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Agile teams value assumptions over forecasts

This post is inspired by my favorite systems thinker prof Russel Ackoff.

In development we have lots of uncertainties. Uncertainties in technology, scope, costs and schedule just to name a few. We face the challenge of staying in control in a uncertain environment. We face the challenge of dealing with the uncertain future.
There are two things you can do to deal with the future. You can use assumptions and you can use forecasts. Forecasts are about probabilities of events happening and assumptions are about possibilities of events happening!

A thermostat controls the temparature of a room by frequent measuring temperatures and adjusting the heating-cooling system. The thermostat does not need to predict or forecast the future ‘weather’ in the room in order to control it. The thermostat does not need probabilities. It only needs assumptions! The thermostat assumes that the temperature will change in the room and therefore it is made in such a way that it can respond rapidly and effectively to whatever the temperature turns out to be.

There are two nonexclusive ways of dealing with possibilities; contingency planning and developing responsiveness.

Russel Ackoff

We do contingency planning for the cases we see as an exceptional risk. You identify the small set of possibilities and come up with a plan or measure to tackle each possibility. I carry a Jerrycan in my car not because I forecast that I will run out of fuel in the middle of nowhere but because I assume it is possible that I do. When the set of possibilities is to large and therefore to complex to handle we develop responsiveness.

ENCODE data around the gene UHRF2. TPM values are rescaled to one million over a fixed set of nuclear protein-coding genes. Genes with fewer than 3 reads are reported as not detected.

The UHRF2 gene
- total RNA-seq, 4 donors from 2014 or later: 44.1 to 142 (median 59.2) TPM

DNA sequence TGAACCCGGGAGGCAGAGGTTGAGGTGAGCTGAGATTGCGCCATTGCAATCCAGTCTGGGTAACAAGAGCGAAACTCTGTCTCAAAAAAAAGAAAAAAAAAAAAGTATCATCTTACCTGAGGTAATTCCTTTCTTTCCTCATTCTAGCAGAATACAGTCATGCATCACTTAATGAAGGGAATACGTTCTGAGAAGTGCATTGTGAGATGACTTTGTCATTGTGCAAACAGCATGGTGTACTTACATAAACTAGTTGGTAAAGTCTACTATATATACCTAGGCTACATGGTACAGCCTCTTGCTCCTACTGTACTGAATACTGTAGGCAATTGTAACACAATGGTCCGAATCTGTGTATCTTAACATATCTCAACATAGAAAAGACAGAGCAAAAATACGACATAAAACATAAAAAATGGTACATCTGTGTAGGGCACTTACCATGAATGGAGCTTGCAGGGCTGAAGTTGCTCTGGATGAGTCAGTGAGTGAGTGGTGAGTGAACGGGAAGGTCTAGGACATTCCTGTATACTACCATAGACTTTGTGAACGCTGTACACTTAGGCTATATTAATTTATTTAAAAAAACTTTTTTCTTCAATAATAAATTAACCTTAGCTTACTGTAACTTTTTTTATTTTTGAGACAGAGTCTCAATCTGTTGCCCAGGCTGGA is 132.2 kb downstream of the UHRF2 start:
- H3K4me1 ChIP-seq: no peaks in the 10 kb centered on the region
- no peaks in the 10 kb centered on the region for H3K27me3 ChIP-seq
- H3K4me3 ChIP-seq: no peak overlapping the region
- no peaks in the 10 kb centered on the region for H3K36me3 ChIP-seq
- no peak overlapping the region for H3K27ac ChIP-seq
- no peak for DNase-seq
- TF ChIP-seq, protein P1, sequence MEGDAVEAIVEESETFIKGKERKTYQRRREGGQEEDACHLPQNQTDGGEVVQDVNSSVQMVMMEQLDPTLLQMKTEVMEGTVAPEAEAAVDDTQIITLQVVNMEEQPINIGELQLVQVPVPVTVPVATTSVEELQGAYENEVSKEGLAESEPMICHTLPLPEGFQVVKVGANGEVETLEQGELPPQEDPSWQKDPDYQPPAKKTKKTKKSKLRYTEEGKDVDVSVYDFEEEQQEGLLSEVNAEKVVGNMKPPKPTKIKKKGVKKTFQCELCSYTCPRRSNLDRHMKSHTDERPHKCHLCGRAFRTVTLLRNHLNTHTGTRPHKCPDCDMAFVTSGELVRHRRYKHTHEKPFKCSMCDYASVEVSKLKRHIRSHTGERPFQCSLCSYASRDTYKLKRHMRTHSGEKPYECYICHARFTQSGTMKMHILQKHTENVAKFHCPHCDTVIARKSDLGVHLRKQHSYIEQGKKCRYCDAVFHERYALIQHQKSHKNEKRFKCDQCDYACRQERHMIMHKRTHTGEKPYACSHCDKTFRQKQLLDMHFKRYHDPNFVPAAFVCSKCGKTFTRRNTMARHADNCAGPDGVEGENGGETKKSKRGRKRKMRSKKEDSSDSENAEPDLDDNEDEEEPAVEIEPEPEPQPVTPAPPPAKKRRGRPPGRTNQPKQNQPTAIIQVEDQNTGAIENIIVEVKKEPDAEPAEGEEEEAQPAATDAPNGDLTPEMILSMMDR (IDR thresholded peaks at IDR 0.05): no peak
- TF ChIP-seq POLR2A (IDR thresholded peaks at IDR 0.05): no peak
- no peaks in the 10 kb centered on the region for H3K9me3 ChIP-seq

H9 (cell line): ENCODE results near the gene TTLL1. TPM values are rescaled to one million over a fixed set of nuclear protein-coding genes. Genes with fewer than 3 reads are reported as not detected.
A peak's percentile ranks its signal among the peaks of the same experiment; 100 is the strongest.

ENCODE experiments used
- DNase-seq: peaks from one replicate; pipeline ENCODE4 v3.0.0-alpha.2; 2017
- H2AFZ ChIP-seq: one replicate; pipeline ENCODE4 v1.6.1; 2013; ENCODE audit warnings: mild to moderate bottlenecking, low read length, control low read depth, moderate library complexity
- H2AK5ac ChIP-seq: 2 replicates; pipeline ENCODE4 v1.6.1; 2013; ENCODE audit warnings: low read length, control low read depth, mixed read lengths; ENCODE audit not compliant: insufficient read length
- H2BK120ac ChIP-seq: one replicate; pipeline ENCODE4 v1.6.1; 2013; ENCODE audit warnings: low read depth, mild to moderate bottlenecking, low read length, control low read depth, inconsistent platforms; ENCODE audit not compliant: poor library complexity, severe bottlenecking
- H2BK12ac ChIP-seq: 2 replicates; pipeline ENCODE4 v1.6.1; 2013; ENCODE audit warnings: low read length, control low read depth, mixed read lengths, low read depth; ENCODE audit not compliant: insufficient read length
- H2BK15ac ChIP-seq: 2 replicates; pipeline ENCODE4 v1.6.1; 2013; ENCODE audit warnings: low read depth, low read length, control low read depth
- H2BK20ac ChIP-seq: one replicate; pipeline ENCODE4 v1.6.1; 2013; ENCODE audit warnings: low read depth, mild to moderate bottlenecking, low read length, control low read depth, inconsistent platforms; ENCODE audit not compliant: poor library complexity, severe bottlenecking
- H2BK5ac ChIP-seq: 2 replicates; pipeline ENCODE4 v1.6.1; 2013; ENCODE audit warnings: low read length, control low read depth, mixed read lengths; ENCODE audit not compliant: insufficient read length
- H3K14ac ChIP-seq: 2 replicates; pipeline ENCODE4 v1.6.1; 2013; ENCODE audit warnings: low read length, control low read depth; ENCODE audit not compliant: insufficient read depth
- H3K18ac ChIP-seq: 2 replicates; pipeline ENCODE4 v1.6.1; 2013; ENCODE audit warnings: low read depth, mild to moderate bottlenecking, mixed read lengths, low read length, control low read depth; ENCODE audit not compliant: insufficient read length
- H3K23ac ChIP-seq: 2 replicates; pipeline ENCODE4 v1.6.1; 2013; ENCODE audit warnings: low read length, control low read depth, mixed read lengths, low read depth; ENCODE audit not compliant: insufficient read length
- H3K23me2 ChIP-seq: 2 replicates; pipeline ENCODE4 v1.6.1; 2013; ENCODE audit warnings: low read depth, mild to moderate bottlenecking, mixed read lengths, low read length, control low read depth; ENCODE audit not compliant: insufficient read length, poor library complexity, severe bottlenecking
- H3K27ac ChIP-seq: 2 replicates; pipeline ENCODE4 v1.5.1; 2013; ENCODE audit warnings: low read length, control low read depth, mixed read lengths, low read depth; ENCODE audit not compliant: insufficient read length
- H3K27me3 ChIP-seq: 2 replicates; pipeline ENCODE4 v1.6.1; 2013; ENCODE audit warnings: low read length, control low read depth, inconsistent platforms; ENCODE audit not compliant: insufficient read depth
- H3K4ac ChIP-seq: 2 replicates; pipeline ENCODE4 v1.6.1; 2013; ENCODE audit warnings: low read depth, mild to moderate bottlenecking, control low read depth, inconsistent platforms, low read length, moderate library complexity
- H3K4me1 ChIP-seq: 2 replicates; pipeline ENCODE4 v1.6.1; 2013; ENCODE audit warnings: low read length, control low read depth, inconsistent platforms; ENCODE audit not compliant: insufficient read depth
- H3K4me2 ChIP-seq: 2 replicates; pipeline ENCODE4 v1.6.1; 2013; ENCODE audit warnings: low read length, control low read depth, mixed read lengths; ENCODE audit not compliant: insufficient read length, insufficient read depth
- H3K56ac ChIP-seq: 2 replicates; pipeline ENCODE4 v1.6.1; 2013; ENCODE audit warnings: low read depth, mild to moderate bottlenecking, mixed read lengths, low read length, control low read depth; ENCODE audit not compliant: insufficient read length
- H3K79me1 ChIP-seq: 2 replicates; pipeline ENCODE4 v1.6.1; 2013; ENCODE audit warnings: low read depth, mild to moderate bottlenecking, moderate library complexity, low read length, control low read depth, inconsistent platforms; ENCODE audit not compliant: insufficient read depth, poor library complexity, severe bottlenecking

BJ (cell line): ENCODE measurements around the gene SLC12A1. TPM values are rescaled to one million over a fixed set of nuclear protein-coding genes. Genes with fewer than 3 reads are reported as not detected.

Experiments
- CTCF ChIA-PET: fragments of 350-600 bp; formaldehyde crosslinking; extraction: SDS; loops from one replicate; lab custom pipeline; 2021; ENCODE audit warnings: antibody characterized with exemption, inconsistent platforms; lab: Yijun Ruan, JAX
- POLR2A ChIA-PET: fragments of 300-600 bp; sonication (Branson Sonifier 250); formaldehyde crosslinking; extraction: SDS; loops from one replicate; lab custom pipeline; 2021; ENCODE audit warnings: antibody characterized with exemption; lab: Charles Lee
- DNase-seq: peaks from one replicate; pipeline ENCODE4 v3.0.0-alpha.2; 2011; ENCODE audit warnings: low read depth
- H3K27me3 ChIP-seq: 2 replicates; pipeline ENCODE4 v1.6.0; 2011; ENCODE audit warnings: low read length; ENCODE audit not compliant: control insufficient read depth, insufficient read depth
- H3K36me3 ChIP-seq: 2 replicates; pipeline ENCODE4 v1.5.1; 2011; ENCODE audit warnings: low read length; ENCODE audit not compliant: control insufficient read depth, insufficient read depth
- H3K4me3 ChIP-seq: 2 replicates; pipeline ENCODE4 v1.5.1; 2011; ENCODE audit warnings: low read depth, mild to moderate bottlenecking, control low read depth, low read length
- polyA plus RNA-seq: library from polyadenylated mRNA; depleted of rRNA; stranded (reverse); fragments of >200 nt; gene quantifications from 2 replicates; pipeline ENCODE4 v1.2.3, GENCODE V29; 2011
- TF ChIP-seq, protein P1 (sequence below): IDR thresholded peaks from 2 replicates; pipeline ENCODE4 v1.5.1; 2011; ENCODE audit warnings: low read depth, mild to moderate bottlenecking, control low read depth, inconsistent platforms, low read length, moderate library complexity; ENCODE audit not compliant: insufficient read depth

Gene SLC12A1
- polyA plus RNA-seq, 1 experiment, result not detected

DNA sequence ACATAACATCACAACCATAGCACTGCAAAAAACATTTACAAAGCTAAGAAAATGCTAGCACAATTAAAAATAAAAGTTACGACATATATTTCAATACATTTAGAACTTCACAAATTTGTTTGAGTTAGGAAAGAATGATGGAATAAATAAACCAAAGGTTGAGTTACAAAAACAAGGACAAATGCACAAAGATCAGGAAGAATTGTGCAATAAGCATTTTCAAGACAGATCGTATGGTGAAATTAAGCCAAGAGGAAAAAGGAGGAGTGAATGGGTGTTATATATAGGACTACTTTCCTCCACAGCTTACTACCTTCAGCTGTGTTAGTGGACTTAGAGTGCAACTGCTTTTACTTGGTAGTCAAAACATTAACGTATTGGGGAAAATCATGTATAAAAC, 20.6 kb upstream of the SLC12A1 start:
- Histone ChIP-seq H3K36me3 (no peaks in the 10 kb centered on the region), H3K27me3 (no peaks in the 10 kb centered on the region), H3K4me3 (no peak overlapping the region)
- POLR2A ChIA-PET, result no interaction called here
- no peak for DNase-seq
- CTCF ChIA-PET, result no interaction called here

In agile teams there is a lot of attention for developing responsiveness. We have short iterations and increments, various quick feedback loops, work in order of value and keep quality high so we are ready to change direction every iteration. There is also a lot of attention on forecasts. We have release burndowns, avg cycle times, work in progress, defects trends and so on. There is nothing wrong with forecasts about the future except for the unpleasant fact that they are usually wrong.

In Scrum we used to say that a team committed to a sprint goal. The use of the word commit made lots of people think that a team should be able to predict the future after it was sprinting for a while. Nowadays in Scrum, in order to make things clearer, the Development Team is said to give a forecast of what it thinks it can do within a sprint. So a Development Team actually makes a statement about how probable it is that they can accomplish the selected product backlog. It’s a forecast based on the Yesterdays Weather XP rule.

In agile teams there is little attention for contingency planning. Agile Risk management just does not seem to be interesting enough and set based development seems to be regarded as to expensive by most teams! So lots of agile team focus on their forecasts although the best way to handle the future is not by trying to predict it but by the possibilities we have of adapting to it! An Agile team should therefore assume certain possibilities will materialize and have options ready so they can adapt quickly to what the future might bring. An agile team should therefore value assumptions over forecasts.

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